The battle at Chania was lost and therefore a withdrawal to the evacuation beaches began. From Chania it was over the White Mountain to Sfakia but at Rethemno it was a capitulation and a Heraklion a move to the Heraklion Harbour. Our day today was to start where the move across the island commenced and to follow the route taken, discuss where the rear-guard positions were located and the finally arrive at Sfakia, the evacuation beach. Before we commenced our climb over the mountain, we first visited a chemist as we have a few who are not at their best at present, but improvement is now assured following that visit.
As we motored up the relative new road we all realised how tough it would have been for our force as for the last days they had been involved in a major battle. We reached the Askifou valley, the last major open ground before the run down through the gorge to the area at the bottom of the mountain. This valley is surrounded by huge mountains and known as the cup. We were able to show Nicci where her grandfather’s unit, 2/7th Battalion had been located as part of the rear-guard. With the 2/8th Battalion, they had caused the German vanguard many casualties at this location. This action gave the evacuees a clean break and assisted in the evacuation over the few nights by the navy. After that discussion, we visited the Askifou War Museum run by Andreas Hatzidakis and his family. This Museum is a truly War Museum as all the artefacts within it were gathered from the actual battlefields on Crete by Andreas's father George who was 10 when the Germans came through and started collecting then. Many of the pieces were actually taken from the area after the actions. There were two other visitors there as we arrived, Bruce Hawk and Julie McAlister from New Zealand were speeding a few weeks travelling throughout Crete.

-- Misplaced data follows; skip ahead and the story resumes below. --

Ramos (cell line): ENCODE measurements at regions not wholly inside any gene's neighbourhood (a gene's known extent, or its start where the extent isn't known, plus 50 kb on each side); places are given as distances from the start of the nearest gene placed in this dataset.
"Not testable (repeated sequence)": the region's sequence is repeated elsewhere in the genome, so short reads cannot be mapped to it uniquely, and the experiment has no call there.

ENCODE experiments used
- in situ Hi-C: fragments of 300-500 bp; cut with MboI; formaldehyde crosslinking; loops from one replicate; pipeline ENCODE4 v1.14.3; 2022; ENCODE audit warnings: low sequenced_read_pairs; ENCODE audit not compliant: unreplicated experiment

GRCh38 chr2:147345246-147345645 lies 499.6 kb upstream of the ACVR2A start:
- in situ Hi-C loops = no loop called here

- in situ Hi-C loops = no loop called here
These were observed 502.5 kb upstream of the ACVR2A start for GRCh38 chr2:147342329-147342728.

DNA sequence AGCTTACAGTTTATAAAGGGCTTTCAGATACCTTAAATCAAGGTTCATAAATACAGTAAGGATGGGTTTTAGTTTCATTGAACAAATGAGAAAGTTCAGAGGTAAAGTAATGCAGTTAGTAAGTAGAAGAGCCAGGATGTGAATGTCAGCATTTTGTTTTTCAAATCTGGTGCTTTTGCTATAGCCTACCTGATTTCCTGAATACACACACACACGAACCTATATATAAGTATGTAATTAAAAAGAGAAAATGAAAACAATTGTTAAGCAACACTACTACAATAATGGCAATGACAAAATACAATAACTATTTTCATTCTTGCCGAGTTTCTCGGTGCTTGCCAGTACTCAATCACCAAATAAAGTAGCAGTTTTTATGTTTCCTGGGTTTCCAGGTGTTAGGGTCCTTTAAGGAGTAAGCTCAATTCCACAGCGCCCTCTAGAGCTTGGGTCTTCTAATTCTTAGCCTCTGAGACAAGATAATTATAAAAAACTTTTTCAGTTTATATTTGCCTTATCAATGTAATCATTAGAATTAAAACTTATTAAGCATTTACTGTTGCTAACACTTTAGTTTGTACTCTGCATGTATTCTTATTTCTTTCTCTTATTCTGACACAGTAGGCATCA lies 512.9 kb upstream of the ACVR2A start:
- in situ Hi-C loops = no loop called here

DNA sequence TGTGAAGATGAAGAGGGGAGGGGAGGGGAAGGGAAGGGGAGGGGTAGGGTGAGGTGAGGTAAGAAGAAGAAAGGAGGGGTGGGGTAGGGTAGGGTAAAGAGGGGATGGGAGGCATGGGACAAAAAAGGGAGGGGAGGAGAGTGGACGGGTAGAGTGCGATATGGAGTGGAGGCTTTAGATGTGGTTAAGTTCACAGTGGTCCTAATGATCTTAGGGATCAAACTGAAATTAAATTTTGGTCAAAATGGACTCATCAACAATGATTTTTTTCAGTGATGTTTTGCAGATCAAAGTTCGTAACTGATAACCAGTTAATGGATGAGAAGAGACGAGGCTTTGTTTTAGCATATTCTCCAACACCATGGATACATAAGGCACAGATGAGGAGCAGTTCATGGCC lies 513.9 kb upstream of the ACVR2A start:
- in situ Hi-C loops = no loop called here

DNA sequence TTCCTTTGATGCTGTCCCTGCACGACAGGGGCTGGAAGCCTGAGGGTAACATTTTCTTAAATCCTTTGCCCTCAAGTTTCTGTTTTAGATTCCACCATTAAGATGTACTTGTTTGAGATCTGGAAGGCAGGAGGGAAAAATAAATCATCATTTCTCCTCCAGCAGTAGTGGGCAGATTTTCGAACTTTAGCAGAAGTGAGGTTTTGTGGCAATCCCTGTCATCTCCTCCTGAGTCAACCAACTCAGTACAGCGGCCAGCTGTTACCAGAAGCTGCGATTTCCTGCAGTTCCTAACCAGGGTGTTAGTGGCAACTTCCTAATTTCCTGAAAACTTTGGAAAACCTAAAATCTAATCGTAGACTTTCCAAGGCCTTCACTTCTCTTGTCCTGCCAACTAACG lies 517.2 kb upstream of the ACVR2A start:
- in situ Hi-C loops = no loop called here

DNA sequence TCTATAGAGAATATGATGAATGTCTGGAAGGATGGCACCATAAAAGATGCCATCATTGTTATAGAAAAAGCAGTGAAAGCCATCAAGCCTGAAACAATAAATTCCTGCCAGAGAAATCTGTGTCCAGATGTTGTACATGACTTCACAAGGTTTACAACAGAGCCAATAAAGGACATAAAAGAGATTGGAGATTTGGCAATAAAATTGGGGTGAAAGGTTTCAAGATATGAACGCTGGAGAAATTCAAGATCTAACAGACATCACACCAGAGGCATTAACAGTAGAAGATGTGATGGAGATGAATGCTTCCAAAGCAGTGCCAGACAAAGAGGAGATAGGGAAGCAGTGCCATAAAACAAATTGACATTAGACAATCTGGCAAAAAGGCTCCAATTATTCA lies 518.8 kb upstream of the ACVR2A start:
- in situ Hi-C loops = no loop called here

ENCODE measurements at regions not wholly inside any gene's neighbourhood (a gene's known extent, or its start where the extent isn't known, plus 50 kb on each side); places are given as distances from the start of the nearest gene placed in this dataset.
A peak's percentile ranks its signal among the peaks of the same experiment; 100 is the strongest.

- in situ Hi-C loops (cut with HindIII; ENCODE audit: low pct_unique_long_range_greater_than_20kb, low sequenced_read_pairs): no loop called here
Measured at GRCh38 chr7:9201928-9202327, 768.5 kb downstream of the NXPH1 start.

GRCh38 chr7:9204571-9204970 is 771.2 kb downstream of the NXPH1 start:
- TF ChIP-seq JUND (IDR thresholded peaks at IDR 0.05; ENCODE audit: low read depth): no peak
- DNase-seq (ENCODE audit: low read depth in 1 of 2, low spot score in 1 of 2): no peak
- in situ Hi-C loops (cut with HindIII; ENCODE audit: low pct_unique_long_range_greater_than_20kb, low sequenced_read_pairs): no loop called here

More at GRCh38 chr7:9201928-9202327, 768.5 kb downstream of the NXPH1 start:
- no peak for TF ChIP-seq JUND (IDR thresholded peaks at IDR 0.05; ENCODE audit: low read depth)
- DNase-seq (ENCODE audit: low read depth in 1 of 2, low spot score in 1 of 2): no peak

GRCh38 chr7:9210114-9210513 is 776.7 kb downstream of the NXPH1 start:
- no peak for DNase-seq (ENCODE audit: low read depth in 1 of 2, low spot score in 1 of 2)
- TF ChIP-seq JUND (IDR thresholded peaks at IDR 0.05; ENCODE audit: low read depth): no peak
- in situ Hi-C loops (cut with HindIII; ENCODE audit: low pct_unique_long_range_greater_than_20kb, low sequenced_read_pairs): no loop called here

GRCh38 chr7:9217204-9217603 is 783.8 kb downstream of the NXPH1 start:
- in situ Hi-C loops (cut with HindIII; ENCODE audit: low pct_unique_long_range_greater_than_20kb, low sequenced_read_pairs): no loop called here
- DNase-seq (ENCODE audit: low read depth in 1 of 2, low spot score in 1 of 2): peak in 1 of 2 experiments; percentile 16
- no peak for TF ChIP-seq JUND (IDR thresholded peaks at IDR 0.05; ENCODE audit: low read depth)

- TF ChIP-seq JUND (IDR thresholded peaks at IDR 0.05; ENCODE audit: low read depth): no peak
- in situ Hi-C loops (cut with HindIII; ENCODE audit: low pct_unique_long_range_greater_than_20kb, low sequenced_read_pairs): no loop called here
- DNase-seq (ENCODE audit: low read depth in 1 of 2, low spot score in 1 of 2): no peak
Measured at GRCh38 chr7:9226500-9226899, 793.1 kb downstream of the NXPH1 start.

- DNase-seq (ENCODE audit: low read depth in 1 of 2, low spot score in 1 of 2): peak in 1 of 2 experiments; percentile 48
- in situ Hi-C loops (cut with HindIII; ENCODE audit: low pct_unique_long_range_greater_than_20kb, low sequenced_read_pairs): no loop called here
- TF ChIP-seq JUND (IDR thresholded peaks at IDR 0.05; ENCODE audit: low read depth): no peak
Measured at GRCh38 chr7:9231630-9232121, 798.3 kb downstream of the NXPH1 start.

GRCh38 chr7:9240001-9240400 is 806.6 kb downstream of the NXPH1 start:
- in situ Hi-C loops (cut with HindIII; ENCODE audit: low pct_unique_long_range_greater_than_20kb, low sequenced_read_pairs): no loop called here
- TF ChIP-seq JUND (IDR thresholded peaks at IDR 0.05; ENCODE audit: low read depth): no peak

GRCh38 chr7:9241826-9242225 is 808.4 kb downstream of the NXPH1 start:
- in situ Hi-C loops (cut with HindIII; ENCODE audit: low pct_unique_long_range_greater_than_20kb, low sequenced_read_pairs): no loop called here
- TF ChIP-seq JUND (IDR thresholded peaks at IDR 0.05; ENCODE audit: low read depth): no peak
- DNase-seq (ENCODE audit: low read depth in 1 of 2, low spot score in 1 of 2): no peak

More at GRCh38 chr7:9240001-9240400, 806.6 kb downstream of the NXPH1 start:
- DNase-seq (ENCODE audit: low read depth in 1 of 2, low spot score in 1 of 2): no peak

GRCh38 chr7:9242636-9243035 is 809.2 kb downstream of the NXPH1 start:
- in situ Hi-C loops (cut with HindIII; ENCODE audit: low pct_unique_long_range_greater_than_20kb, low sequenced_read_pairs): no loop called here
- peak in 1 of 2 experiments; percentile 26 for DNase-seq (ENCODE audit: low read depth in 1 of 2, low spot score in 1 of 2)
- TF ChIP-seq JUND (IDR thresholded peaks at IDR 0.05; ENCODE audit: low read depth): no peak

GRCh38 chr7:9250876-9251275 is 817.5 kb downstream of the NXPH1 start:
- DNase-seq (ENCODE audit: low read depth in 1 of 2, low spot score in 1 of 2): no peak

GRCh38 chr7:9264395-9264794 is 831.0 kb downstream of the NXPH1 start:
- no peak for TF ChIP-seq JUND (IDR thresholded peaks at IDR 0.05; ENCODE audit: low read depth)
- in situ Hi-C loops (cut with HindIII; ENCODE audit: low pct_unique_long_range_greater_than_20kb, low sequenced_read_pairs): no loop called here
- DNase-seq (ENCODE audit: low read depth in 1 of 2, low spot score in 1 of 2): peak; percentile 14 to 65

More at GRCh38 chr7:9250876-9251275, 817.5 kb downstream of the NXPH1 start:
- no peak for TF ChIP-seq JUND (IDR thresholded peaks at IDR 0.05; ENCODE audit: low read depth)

We had the customary Raki with Andreas and then moved on for morning tea at the café at top of the run down to the beach. The restaurant is actually at the start of the 11 kilometre Imbros Gorge walking track. After that break where we had the famous cheese pies and a frappe, Greek coffee of herb tea, we continued down to the beach at Sfakia to view the evacuation beach and the caves and areas around the village where the men waiting to be lifted off were congregating. David was convinced that it would be appropriate to stand in the water, as his father had done 77 years before. David's father managed to climb onto a barge and was successfully evacuated.
Lunch was taken at Loudro, a beautiful fishing village that is only accessible from the sea. We had taken quite a large water taxi from Sfakia. During the War, the Germans had set up a radio station that was the rear link bake to Germany for the Africa Corps. To do so, a special secret location, all those living there were moved to another village. Once Rommel was beaten and the Germans pushed out of North Africa, the radio station was dismantled and the people of Loudro were allowed to return to their village.
Continuing on our way east we passed through many small mountainside villages with Nic, our driver, navigating through the very narrow streets. Our next stop was the Preveli Monastery that had hid many of our men trying to stay out of the German hands and to leave the island. Submarines took off many over the next 2 years with the assistance of the Preveli Monks. Tomorrow we will visit and discuss that excellent defence of Rethymno.